• Those who work in highly regulated industries, government regulators and executives.


  • Regulation in Australia is changing, as regulators face increasing pressure to prosecute more and avoid the perception of being ‘too close’ to those they regulate.

The context

Australia operates in a highly regulated environment. Our regulators are vast and varied, from the well known (ASIC, ACCC, WHS regulators, the EPA and the FWO) to the less well known (Wine Australia, ‘the wine industry regulator’).  As Australians, when death or injury, environmental damage or financial loss is sustained, we ask ‘who is regulating this?’ and ‘why aren’t they being tougher?’.

Each regulator has its own unique approach to compliance and enforcement guided by legislation and, at times, political drivers.  Cooperative compliance, partnering with duty holders and voluntary reporting have featured in the enforcement regimes of most Australian regulators from time to time.

However, we are now seeing high profile criticism of this ‘soft’ behaviour of regulators (think: the Banking Royal Commission) and a 24-hour news cycle constantly sharing news of poor corporate conduct. Now, more than ever, there is little incentive for a regulator to adopt a cooperative regulatory model. Instead a ‘new norm’ is emerging, where regulators are expected to be the ‘tough cop on the beat’.

Not only are regulators expected to hold corporate duty holders to account, they are also under increased pressure to ‘pierce the corporate veil’ and hold individuals personally responsible for their acts and omissions.

Although the threat of regulatory action has now increased, there are pro-active steps that a duty holder can take to adapt to this ‘new norm’.

Maintain a respectful tension

Regulation can, at times, be adversarial. Litigation is the pinnacle of this – with regulators focussing on a specific breach, and duty holders being frustrated by regulators not understanding the bigger picture.

Maintaining a good working relationship between regulators and duty holders is vital.

Key considerations to facilitate this include:

  • Implementing an Escalation Framework: Interactions with regulators can occur frequently. Regulators and duty holders should have a process that determines when interactions (e.g. the request for and provision of documents) can occur freely and voluntarily and, conversely, in what circumstances both parties should adopt formal processes. Such a model needs to be flexible, and reflect both the nature of potential breaches and the history of the relationship between regulator and duty holder;
  • Keeping it Consistent: Touch points between duty holders and regulators can occur at all levels, from between front line inspectors and operational staff, to direct dealings between a chief executive and the head of a regulatory agency. A consistent message is important. If front line staff are adversarial, and executives are cooperative, the relationship is at risk. Identifying key personnel, such as a specialist regulator relations touch point can facilitate the maintenance of a consistent position; and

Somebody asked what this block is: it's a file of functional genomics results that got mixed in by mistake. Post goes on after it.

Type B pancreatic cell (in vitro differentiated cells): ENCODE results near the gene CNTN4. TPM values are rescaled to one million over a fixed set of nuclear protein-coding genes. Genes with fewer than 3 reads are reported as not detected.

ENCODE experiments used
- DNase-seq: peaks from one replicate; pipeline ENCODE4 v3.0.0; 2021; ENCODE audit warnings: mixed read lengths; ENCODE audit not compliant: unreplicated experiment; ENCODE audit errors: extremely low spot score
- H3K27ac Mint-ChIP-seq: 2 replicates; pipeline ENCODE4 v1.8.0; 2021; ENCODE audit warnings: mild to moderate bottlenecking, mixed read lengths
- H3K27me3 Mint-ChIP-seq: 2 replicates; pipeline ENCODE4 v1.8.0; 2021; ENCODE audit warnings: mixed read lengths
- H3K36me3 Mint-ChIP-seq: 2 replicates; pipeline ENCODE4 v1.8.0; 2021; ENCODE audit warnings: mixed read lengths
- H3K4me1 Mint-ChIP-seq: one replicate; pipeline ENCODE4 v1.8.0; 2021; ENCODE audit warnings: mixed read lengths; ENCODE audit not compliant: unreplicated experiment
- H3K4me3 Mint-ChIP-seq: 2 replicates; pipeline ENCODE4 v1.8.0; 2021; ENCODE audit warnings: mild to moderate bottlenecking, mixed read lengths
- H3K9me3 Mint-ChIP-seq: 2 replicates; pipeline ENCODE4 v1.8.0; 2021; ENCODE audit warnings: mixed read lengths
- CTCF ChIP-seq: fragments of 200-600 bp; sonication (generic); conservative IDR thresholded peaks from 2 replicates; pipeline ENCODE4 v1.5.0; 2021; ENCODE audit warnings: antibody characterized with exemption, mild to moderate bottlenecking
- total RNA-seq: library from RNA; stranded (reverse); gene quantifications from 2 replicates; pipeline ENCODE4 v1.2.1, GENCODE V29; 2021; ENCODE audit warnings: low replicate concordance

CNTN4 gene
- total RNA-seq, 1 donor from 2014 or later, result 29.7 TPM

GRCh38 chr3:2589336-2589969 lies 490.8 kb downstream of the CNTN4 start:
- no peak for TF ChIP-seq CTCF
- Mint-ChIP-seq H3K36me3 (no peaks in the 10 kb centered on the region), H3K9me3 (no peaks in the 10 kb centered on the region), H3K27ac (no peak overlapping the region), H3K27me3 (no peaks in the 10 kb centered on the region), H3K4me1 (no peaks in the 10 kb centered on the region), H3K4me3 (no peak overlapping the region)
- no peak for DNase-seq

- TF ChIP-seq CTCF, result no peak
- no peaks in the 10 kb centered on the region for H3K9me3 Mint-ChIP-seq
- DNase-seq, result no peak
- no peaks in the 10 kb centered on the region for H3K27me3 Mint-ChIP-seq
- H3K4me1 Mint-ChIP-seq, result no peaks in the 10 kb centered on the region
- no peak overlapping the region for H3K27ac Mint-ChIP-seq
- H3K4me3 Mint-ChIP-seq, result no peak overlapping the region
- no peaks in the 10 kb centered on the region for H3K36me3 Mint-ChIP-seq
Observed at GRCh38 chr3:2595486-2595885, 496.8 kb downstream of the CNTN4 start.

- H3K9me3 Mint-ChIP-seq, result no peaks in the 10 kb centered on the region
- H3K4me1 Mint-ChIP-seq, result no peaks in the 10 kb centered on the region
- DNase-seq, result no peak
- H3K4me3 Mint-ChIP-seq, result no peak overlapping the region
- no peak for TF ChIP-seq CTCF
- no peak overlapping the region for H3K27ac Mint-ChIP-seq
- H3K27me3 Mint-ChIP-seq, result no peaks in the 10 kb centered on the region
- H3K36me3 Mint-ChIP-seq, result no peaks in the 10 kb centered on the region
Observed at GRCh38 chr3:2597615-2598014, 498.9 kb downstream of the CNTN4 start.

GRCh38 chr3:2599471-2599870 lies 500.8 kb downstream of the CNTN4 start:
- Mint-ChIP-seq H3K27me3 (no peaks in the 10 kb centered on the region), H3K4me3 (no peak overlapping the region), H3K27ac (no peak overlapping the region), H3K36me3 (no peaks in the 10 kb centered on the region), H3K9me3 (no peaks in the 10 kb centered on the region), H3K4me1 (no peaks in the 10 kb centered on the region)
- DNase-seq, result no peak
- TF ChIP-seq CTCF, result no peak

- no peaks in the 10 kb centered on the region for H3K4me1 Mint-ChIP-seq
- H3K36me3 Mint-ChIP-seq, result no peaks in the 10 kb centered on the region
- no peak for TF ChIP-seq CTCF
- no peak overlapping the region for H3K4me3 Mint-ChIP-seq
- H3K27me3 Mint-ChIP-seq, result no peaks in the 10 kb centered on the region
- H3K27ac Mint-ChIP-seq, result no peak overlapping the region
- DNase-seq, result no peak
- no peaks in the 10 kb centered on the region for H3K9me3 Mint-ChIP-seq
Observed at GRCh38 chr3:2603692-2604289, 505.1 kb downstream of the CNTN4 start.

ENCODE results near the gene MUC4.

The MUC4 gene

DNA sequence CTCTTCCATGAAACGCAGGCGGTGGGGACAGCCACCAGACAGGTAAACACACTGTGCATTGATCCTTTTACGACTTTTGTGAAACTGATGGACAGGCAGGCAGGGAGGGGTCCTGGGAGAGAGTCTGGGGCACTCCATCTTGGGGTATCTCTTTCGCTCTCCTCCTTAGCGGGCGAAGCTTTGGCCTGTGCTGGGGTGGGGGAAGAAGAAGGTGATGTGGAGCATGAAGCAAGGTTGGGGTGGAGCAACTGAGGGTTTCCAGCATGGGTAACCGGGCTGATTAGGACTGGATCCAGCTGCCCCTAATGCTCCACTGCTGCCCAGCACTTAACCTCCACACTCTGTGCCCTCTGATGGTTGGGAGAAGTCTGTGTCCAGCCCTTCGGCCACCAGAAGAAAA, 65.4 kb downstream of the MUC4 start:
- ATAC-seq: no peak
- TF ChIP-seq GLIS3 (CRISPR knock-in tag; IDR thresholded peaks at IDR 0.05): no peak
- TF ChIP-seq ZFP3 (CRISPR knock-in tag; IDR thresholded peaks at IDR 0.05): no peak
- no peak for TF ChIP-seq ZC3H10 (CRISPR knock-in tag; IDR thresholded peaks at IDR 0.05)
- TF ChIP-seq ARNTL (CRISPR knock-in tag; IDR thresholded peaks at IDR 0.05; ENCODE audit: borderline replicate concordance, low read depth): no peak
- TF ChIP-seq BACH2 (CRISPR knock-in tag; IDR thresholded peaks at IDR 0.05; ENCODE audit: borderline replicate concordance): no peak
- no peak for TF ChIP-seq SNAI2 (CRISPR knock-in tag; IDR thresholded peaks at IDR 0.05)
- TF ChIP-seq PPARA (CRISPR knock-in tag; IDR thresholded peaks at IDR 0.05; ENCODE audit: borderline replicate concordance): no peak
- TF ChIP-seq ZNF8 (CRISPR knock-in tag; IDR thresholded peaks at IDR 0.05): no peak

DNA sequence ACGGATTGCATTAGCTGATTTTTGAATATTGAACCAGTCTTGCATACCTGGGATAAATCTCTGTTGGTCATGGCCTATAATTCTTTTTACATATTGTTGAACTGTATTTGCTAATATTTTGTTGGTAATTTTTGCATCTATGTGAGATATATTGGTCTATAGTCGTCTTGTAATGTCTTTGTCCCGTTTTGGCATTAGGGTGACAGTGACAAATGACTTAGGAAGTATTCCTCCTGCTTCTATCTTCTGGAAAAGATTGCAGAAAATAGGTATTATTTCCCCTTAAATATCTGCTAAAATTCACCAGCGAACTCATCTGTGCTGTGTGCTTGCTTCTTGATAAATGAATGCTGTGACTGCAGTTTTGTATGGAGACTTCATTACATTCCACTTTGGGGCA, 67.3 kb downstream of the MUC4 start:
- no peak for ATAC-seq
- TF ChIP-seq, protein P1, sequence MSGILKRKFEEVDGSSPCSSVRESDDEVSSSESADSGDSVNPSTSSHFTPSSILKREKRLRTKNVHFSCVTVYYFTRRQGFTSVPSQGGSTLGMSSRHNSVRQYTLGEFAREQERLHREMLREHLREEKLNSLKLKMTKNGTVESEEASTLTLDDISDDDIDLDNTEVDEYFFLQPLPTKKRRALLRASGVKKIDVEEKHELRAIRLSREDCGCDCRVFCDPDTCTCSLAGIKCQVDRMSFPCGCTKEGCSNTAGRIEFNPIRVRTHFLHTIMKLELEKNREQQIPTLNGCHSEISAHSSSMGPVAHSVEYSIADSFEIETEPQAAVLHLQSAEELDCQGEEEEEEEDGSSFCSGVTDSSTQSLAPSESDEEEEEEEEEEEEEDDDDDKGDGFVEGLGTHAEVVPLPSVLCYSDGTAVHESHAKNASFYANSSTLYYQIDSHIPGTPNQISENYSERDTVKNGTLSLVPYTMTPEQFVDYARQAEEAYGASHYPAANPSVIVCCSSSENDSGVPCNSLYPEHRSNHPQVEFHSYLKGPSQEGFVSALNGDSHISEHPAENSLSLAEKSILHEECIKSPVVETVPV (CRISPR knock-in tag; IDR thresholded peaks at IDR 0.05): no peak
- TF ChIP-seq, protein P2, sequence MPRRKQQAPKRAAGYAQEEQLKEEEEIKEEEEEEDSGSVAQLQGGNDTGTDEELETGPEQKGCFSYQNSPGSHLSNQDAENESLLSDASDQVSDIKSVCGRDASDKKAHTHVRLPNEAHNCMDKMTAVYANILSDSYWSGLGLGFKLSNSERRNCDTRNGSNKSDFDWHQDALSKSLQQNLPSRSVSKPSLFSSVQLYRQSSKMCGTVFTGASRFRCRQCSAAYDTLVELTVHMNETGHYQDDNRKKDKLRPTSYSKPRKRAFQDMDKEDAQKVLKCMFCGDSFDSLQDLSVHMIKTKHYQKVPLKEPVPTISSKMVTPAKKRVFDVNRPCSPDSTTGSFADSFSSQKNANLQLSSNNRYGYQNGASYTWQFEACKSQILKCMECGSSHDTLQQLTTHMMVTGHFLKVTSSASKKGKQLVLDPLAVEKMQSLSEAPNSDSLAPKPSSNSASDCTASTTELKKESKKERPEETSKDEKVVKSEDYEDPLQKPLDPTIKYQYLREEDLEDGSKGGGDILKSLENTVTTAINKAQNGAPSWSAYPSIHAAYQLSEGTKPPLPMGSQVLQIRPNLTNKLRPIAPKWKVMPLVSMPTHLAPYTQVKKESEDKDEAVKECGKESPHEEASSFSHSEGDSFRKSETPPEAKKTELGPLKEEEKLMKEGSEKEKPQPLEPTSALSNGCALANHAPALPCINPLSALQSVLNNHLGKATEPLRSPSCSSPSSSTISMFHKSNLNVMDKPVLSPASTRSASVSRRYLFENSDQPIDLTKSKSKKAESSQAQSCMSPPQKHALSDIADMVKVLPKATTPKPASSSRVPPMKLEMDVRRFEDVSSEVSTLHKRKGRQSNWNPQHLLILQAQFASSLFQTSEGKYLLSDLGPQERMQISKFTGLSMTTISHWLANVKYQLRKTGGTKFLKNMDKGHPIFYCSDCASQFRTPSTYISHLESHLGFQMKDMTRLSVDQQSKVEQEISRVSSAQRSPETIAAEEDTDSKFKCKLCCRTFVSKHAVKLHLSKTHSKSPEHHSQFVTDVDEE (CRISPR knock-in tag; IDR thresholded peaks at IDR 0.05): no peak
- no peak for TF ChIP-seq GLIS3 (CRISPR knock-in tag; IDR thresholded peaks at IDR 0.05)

• Maintaining Professionalism: Perceptions about influence and ‘industry capture’ can hurt both sides. Avoiding conflicts, and potential conflicts of interests, is vital. Attending industry workshops will generally be fine but be wary of co‑attendance at social or sporting events.

Following a potential breach, prepare for the worst

A significant incident of any nature (from a workplace death to a serious data breach) can result in intense and ongoing interactions between duty holder and regulator. Within the first hours and days after an incident, vital admissions, concessions and mistakes can occur if you are not prepared.

Knee‑jerk decisions made in the immediate aftermath of an incident can haunt duty holders in court proceedings years later.  While there can be a temptation to voluntarily disclose information during this period, it is important to be prepared for the worst, so that staff are armed with responses that will ultimately protect a duty holder if the unthinkable occurs.  Response protocols should be in place before an incident occurs.

Recognise that political solutions may not exist

The era of backroom deals and ministerial intervention is (almost) over. Anti-corruption watchdogs (woof) continue to stamp out corrupt deals. However, political solutions, even when entirely above board, are declining. Disputes between government entities do occur. Many governments have strict policies to avoid or limit intra-government litigation, however, at the same time regulators are gaining more and more independence and reporting to independent boards. This means that using the back channels to resolve breakdowns in regulatory relations is becoming more difficult, reinforcing the need for a pro‑active regulatory response plan.

Being proactive in planning for regulatory action, including by training staff and through the implementation of procedures and response plans, will be essential to minimising the risk of a bite in Australia’s new regulatory era.

The content of this article is intended to provide a general guide to the subject matter. Specialist advice should be sought about your specific circumstances.